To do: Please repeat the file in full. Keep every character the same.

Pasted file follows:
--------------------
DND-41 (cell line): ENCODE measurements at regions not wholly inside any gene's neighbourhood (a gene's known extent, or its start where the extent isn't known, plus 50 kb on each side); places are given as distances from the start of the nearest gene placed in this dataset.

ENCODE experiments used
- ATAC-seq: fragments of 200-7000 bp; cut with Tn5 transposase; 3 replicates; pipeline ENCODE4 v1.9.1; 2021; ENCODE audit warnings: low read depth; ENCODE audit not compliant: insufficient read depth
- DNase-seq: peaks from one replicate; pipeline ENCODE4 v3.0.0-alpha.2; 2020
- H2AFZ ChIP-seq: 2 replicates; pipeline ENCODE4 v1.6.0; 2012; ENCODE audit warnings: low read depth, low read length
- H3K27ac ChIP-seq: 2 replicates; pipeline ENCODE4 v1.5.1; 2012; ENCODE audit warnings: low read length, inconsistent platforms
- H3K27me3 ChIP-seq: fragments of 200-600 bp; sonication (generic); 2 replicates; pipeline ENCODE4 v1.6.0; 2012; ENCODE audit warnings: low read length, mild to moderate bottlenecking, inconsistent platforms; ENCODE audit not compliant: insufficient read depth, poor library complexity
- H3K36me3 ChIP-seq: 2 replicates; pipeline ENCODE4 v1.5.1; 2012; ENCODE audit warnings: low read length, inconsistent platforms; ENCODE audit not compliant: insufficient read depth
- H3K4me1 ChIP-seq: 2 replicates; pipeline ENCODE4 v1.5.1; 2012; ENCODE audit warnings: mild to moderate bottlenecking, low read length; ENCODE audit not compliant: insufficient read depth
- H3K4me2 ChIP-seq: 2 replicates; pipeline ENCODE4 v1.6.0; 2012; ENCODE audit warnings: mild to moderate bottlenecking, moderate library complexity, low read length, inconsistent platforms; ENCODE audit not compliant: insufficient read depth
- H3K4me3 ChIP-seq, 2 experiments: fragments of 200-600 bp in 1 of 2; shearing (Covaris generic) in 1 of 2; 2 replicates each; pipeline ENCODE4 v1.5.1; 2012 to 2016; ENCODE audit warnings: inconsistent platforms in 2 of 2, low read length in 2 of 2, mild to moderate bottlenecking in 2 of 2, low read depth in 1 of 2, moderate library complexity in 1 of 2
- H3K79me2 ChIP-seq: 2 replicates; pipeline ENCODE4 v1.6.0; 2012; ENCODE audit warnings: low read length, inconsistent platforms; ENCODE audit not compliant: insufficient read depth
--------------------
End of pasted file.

DND-41 (cell line): ENCODE measurements at regions not wholly inside any gene's neighbourhood (a gene's known extent, or its start where the extent isn't known, plus 50 kb on each side); places are given as distances from the start of the nearest gene placed in this dataset.

ENCODE experiments used
- ATAC-seq: fragments of 200-7000 bp; cut with Tn5 transposase; 3 replicates; pipeline ENCODE4 v1.9.1; 2021; ENCODE audit warnings: low read depth; ENCODE audit not compliant: insufficient read depth
- DNase-seq: peaks from one replicate; pipeline ENCODE4 v3.0.0-alpha.2; 2020
- H2AFZ ChIP-seq: 2 replicates; pipeline ENCODE4 v1.6.0; 2012; ENCODE audit warnings: low read depth, low read length
- H3K27ac ChIP-seq: 2 replicates; pipeline ENCODE4 v1.5.1; 2012; ENCODE audit warnings: low read length, inconsistent platforms
- H3K27me3 ChIP-seq: fragments of 200-600 bp; sonication (generic); 2 replicates; pipeline ENCODE4 v1.6.0; 2012; ENCODE audit warnings: low read length, mild to moderate bottlenecking, inconsistent platforms; ENCODE audit not compliant: insufficient read depth, poor library complexity
- H3K36me3 ChIP-seq: 2 replicates; pipeline ENCODE4 v1.5.1; 2012; ENCODE audit warnings: low read length, inconsistent platforms; ENCODE audit not compliant: insufficient read depth
- H3K4me1 ChIP-seq: 2 replicates; pipeline ENCODE4 v1.5.1; 2012; ENCODE audit warnings: mild to moderate bottlenecking, low read length; ENCODE audit not compliant: insufficient read depth
- H3K4me2 ChIP-seq: 2 replicates; pipeline ENCODE4 v1.6.0; 2012; ENCODE audit warnings: mild to moderate bottlenecking, moderate library complexity, low read length, inconsistent platforms; ENCODE audit not compliant: insufficient read depth
- H3K4me3 ChIP-seq, 2 experiments: fragments of 200-600 bp in 1 of 2; shearing (Covaris generic) in 1 of 2; 2 replicates each; pipeline ENCODE4 v1.5.1; 2012 to 2016; ENCODE audit warnings: inconsistent platforms in 2 of 2, low read length in 2 of 2, mild to moderate bottlenecking in 2 of 2, low read depth in 1 of 2, moderate library complexity in 1 of 2
- H3K79me2 ChIP-seq: 2 replicates; pipeline ENCODE4 v1.6.0; 2012; ENCODE audit warnings: low read length, inconsistent platforms; ENCODE audit not compliant: insufficient read depth